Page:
There’s a buzz about Dublin these days. Business is good again after the lean post-recession years as international companies are eyeing up the Irish capital as an alternative to Brexit-ridden London – Facebook, Google and LinkedIn all having chosen Dublin as their EU headquarters.
But where are all these newcomers going to work? International workspace providers such as WeWork have moved into Dublin to capitalise on this new surge, but for a quality local choice there’s Glandore, a family business that’s been providing flexible office spaces for 18 years.
But being the homegrown contender will only get you so far in such a competitive marketplace. “Our members have high expectations, as we tend to raise the bar every year,” says Rebecca Kelly, director of Glandore, which is now running six office and co-working sites in Dublin, as well as spaces in Belfast and Cork.
OnOffice got to see this for ourselves when we flew to Dublin to visit two Glandore workspaces located around the corner from one another in the sought-after Georgian Mile.
At first glance the two couldn’t be more different – 24 Fitzwilliam Place is a five-storey Georgian terrace, and Fitzwilliam Court is a single floor within a 1960s office building.
But thanks to a skilful and attentive refurbishment, the two properties are now tied together by a strong vein of mid-century modern, joining together these wildly different starting points to create a modern yet timeless look through a common design language.
For both properties the flexibility and technology needs of the modern business is cared for in a stylish yet traditional environment, but there’s an attention to detail and craftsmanship that goes above and beyond.
There’s the handpicked Connemara marble, the bespoke pieces from John O’Connell Furniture, the thick velvet Kvadrat fabrics, the Anglepoise and Britelux lights, the paintings commissioned from Art Loves especially for their spot… Each room has been designed to have its own story.
Jean Delaney, senior interior architect at 21 Spaces, the interior architectural and design consultancy that led the design on the Glandore properties, says it was a real labour of love: “The Georgian townhouse was in complete disrepair – an empty shell.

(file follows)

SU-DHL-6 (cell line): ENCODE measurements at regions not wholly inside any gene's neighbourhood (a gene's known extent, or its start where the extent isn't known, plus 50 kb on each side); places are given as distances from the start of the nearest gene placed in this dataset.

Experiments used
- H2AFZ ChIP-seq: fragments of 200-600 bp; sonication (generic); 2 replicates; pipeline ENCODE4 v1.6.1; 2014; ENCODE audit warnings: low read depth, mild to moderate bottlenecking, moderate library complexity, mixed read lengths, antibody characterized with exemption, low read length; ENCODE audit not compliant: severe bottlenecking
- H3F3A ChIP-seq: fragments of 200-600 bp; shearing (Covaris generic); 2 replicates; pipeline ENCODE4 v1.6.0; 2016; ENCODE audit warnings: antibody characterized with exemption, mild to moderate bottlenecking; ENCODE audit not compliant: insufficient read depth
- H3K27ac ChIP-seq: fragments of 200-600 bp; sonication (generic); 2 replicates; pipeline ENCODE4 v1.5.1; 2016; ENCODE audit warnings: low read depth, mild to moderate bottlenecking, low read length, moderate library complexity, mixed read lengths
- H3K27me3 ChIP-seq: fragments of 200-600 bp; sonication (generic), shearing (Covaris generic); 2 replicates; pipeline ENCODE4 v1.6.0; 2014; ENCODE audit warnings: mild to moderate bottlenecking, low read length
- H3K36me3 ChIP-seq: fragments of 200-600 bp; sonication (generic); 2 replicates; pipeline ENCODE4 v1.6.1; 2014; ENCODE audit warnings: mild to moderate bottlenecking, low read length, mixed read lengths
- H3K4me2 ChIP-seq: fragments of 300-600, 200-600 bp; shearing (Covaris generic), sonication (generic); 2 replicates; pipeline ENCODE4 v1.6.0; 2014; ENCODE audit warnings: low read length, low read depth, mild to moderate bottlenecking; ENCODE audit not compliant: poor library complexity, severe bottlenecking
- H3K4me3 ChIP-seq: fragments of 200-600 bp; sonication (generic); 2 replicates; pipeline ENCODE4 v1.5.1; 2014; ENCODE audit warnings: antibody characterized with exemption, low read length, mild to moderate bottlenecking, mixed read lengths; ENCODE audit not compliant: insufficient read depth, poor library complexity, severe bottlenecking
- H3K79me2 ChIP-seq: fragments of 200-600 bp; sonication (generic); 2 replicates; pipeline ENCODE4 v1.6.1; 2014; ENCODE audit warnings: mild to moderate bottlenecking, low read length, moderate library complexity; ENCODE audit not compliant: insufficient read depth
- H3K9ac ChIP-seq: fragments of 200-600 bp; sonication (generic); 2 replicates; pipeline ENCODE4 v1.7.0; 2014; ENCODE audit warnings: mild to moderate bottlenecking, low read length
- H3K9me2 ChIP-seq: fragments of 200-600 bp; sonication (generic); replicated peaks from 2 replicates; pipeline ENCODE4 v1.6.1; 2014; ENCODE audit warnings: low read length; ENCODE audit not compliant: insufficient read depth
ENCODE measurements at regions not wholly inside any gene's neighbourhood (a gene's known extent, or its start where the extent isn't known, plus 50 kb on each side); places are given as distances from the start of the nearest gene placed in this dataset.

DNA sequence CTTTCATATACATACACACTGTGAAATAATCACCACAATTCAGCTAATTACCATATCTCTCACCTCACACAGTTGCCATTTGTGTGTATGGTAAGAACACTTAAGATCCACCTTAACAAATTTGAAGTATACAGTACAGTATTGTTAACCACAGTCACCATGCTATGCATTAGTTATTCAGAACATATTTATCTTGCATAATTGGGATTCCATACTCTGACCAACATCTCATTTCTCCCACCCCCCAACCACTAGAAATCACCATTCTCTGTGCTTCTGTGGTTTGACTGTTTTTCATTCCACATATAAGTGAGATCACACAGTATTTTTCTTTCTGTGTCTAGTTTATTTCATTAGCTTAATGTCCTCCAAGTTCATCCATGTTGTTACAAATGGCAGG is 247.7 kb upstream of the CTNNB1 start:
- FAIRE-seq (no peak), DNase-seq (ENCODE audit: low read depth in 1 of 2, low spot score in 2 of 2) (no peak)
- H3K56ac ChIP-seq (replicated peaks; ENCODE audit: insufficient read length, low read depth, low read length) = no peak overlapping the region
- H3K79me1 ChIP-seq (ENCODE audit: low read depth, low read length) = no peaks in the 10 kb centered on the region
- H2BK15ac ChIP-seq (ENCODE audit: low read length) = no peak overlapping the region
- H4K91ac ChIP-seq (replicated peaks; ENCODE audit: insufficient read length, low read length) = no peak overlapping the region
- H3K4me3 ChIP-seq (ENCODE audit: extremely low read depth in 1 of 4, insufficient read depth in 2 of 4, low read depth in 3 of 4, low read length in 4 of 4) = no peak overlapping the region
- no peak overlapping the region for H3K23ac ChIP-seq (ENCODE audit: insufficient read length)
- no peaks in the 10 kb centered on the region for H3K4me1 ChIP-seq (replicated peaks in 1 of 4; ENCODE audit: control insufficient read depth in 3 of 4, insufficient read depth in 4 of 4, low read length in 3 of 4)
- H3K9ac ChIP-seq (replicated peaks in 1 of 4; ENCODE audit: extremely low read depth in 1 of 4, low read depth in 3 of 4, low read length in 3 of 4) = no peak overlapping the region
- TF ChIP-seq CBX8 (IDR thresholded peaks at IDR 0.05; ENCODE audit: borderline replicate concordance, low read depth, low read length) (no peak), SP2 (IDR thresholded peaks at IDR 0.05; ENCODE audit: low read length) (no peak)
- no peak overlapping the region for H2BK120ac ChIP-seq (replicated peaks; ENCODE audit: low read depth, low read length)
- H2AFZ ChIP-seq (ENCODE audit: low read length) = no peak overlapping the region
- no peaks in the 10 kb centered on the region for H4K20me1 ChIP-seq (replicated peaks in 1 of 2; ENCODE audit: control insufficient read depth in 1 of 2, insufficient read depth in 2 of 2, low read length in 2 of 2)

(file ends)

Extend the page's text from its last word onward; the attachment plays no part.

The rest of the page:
The challenge was to bring the building up to Glandore’s needs from a technological perspective, while also being sympathetic to the building and doing what was right from a restoration perspective.”
From the outside, number 24 looks like all the other Georgian townhouses on the terrace, but the door is open – a glass door sits just inside the reception so that the heavy front door can be left open for a more welcoming atmosphere.
Inside the lobby the traditional brass of the front door knockers carries on with mid-century features, such as a brass mailbox and a space age brass chandelier suspended from the Georgian ceiling rose.
A local moulding company was hired to restore the intricate ceiling cornices and roses, some of which had been destroyed by a previous tenant. A lot of this work was mandated from a preservation perspective, but Delaney says they would have done it regardless.
Similarly, the designers were careful to choose features that would stand the test of time, and to disregard trends when making design choices: “Our key driver was to let the Georgian building shine,” says Delaney.
Lunchtime is just starting as we step into the communal space of number 24, with some people eating and others still working. The vibe is cool-startup-meets-private-members-club, the bold retro art looking fresh next to the deep Georgian windows.
But a closer look reveals that all the modern elements – the art, the lights, the call booth – are placed with a light touch, as freestanding as is possible within the traditional building.